At today's Haomo AI Day, Gu provided more technical details about DriveGPT.
Simply put, DriveGPT is the GPT large model in autonomous driving, which is also solving for the probability of the next Token, according to Gu.
Each call is equivalent to generating a Token based on a sequence of pre-trained Tokens, which are equivalent to a word in natural language processing, except that DriveGPT's Tokens are used to describe driving scenarios.
The sequence of Tokens is a complete time sequence of driving scenarios, including the next possible state of the entire traffic environment and the state of the car.
Under a unified generative framework, DriveGPT can do multiple tasks including planning, decision making and reasoning all together, according to Gu.
DriveGPT's pre-trained model uses 120 billion parameters and is based on 40 million production vehicles' driving data.
In addition to that, Haomo used partially screened human takeover data -- roughly 50,000 Clips -- for training the feedback model, according to Gu.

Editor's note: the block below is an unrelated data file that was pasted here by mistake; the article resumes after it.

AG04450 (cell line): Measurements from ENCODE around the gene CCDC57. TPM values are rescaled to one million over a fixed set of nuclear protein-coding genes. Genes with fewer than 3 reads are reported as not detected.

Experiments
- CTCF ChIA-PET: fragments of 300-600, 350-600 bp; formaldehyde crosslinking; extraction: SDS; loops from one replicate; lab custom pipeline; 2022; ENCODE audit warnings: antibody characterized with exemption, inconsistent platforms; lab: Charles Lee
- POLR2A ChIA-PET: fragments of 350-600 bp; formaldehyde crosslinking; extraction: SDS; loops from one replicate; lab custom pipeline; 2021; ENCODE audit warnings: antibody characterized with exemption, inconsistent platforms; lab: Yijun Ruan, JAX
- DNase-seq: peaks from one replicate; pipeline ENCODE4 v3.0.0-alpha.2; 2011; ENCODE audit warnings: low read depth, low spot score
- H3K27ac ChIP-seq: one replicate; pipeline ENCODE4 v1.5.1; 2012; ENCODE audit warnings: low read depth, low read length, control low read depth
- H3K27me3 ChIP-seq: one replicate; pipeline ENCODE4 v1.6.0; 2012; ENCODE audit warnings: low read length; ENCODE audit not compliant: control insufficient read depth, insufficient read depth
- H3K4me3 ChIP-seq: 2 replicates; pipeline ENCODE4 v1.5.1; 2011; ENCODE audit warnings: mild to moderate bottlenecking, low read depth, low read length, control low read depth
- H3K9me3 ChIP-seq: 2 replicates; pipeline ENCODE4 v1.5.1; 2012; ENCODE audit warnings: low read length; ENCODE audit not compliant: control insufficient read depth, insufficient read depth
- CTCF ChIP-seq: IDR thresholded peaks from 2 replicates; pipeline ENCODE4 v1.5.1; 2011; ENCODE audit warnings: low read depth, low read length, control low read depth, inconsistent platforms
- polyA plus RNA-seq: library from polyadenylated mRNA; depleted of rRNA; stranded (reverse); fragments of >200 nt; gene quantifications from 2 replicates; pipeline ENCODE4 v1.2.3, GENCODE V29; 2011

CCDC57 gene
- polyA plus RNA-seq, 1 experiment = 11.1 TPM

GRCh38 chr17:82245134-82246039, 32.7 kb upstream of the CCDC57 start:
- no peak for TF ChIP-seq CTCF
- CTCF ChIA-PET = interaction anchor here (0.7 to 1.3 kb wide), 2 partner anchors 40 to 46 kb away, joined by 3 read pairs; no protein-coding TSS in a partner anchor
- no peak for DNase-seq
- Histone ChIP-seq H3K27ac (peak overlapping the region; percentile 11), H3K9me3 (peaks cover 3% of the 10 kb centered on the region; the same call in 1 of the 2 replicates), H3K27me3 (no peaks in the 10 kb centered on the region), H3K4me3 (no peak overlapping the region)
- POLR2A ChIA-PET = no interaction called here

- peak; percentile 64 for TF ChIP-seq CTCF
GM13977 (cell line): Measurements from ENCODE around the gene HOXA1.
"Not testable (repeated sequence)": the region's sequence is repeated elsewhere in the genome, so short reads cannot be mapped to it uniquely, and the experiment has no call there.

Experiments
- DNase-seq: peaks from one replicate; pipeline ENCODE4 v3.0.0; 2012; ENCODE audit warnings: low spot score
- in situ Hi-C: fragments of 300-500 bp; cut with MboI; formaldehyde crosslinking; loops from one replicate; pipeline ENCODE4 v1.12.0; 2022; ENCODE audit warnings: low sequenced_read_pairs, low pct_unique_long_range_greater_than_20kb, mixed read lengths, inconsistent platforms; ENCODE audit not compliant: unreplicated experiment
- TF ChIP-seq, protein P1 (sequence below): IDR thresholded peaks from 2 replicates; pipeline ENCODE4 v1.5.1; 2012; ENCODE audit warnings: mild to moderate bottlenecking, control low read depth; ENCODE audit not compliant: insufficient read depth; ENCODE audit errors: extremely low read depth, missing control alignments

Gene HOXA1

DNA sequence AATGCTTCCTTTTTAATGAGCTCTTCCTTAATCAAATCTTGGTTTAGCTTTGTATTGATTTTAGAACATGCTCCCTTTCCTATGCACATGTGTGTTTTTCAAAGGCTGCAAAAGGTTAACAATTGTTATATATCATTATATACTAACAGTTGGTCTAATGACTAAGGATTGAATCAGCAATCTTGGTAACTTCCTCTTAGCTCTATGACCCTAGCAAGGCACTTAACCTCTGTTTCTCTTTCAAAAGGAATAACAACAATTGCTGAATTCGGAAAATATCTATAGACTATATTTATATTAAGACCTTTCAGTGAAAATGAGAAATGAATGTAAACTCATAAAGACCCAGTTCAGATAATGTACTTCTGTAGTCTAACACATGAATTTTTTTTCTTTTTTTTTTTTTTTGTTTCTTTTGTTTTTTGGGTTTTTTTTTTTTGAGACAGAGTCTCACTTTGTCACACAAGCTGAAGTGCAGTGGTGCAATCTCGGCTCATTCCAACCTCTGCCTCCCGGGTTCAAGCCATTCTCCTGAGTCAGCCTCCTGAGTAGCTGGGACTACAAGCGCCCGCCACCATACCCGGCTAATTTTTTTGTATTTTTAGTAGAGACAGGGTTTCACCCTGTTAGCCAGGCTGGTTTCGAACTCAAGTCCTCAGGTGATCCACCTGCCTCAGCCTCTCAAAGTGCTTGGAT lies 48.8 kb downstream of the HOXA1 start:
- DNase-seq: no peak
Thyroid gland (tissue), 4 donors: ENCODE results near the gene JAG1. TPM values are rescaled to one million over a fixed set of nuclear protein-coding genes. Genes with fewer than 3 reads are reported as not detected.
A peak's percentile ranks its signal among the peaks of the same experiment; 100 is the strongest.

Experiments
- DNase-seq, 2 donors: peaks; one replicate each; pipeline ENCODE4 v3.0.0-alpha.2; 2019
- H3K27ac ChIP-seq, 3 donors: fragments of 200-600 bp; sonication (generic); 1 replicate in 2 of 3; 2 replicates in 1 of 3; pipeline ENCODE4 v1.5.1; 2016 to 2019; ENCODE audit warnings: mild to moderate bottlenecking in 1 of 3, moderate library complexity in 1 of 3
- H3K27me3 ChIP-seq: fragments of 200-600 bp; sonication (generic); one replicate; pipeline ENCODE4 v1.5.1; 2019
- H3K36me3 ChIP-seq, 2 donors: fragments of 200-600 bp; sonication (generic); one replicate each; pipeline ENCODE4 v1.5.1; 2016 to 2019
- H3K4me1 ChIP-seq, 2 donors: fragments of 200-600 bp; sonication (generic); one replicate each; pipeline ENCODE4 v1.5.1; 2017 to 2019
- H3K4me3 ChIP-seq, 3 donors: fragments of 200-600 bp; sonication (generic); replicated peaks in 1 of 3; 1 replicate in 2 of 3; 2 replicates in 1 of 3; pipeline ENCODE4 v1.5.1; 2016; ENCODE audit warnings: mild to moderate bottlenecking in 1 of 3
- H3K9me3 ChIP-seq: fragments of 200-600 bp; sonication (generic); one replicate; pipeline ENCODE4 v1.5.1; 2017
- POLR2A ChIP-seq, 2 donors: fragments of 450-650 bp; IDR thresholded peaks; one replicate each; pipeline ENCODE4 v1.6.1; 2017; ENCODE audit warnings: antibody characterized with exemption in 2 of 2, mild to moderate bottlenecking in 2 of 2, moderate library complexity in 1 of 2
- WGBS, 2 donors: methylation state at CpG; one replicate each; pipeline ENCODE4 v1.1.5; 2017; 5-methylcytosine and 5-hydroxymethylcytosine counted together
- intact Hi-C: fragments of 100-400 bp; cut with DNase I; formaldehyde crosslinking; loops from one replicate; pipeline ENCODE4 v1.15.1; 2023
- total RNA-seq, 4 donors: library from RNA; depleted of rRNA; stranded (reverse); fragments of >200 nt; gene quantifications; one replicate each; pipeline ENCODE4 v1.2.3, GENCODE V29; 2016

To easily understand the logic behind this, Gu gives an example:
Suppose we give a prompt to reach a certain target point, this prompt may come from the navigation of a map, or in the future it may come from human voice instructions during voice interaction.
DriveGPT will generate many possible driving styles, some aggressive -- change lanes continuously to overtake and reach the target point quickly, and some will be more steady -- follow other cars to the end.
If there are no other additional prompts, then DriveGPT will follow the optimal results from the feedback training and deliver a result that is more in line with most people's driving preferences.
Haomo is continuing to optimize DriveGPT, and the initial results will first be used in the new Mocca DHT-PHEV with Haomo HPilot 3.0, Gu said.
The Mocca DHT-PHEV is a model of Great Wall Motor's premium brand Wey, and Gu said the model will be available soon.
"We can also provide an excellent driving experience for city NOH (Navigation on HPilot)," Gu said.
In addition to city NOH, scenarios including city cruising, driving shortcut recommendations, and extrication, autonomous driving capabilities are also expected to see new breakthroughs, according to Gu.